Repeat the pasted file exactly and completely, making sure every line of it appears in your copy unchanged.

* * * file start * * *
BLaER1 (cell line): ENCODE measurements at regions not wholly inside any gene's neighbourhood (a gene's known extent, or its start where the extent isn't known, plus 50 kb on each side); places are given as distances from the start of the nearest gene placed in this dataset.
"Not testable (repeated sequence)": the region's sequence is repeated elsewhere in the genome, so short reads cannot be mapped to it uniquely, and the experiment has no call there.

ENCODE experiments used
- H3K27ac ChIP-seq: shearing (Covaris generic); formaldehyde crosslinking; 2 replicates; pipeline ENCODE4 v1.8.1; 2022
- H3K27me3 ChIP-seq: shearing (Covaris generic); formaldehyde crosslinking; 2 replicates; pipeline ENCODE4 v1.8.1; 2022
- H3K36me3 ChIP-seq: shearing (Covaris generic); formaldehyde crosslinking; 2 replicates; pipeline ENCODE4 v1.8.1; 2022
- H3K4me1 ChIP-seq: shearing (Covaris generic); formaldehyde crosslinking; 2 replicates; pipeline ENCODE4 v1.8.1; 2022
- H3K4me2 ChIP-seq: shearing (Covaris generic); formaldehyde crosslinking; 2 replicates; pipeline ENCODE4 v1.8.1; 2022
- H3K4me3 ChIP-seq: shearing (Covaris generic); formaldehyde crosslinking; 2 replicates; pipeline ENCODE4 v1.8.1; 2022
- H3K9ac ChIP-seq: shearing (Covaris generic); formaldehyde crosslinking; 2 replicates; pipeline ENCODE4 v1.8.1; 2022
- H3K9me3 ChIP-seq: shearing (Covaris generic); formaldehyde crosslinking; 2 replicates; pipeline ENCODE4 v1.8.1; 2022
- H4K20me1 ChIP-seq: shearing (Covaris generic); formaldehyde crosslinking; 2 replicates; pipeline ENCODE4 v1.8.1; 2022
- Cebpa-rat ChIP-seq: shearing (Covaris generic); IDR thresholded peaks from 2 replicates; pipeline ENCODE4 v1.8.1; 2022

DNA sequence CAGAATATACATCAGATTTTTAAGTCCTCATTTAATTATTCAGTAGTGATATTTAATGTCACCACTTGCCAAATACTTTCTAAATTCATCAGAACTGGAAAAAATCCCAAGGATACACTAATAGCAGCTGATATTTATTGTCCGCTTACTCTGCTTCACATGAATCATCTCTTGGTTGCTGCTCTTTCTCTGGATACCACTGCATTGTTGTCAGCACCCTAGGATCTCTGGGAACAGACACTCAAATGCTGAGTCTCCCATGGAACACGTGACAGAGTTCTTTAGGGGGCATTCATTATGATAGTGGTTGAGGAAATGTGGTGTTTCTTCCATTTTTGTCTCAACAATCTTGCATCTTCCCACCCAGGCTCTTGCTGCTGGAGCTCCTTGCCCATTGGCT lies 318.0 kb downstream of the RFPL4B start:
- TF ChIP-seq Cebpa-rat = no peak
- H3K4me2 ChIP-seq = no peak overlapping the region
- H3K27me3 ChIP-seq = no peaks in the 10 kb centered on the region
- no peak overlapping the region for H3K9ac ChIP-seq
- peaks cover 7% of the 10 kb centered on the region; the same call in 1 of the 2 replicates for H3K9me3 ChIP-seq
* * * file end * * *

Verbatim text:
BLaER1 (cell line): ENCODE measurements at regions not wholly inside any gene's neighbourhood (a gene's known extent, or its start where the extent isn't known, plus 50 kb on each side); places are given as distances from the start of the nearest gene placed in this dataset.
"Not testable (repeated sequence)": the region's sequence is repeated elsewhere in the genome, so short reads cannot be mapped to it uniquely, and the experiment has no call there.

ENCODE experiments used
- H3K27ac ChIP-seq: shearing (Covaris generic); formaldehyde crosslinking; 2 replicates; pipeline ENCODE4 v1.8.1; 2022
- H3K27me3 ChIP-seq: shearing (Covaris generic); formaldehyde crosslinking; 2 replicates; pipeline ENCODE4 v1.8.1; 2022
- H3K36me3 ChIP-seq: shearing (Covaris generic); formaldehyde crosslinking; 2 replicates; pipeline ENCODE4 v1.8.1; 2022
- H3K4me1 ChIP-seq: shearing (Covaris generic); formaldehyde crosslinking; 2 replicates; pipeline ENCODE4 v1.8.1; 2022
- H3K4me2 ChIP-seq: shearing (Covaris generic); formaldehyde crosslinking; 2 replicates; pipeline ENCODE4 v1.8.1; 2022
- H3K4me3 ChIP-seq: shearing (Covaris generic); formaldehyde crosslinking; 2 replicates; pipeline ENCODE4 v1.8.1; 2022
- H3K9ac ChIP-seq: shearing (Covaris generic); formaldehyde crosslinking; 2 replicates; pipeline ENCODE4 v1.8.1; 2022
- H3K9me3 ChIP-seq: shearing (Covaris generic); formaldehyde crosslinking; 2 replicates; pipeline ENCODE4 v1.8.1; 2022
- H4K20me1 ChIP-seq: shearing (Covaris generic); formaldehyde crosslinking; 2 replicates; pipeline ENCODE4 v1.8.1; 2022
- Cebpa-rat ChIP-seq: shearing (Covaris generic); IDR thresholded peaks from 2 replicates; pipeline ENCODE4 v1.8.1; 2022

DNA sequence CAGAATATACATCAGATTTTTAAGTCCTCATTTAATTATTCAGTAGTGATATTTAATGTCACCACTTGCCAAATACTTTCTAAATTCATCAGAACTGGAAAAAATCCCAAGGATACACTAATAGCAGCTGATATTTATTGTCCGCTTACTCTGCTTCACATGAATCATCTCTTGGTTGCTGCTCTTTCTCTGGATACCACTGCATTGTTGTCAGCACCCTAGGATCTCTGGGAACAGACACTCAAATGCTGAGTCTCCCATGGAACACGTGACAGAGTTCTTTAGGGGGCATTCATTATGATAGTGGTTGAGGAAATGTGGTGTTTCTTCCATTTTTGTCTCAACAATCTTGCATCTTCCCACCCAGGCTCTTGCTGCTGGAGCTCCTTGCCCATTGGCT lies 318.0 kb downstream of the RFPL4B start:
- TF ChIP-seq Cebpa-rat = no peak
- H3K4me2 ChIP-seq = no peak overlapping the region
- H3K27me3 ChIP-seq = no peaks in the 10 kb centered on the region
- no peak overlapping the region for H3K9ac ChIP-seq
- peaks cover 7% of the 10 kb centered on the region; the same call in 1 of the 2 replicates for H3K9me3 ChIP-seq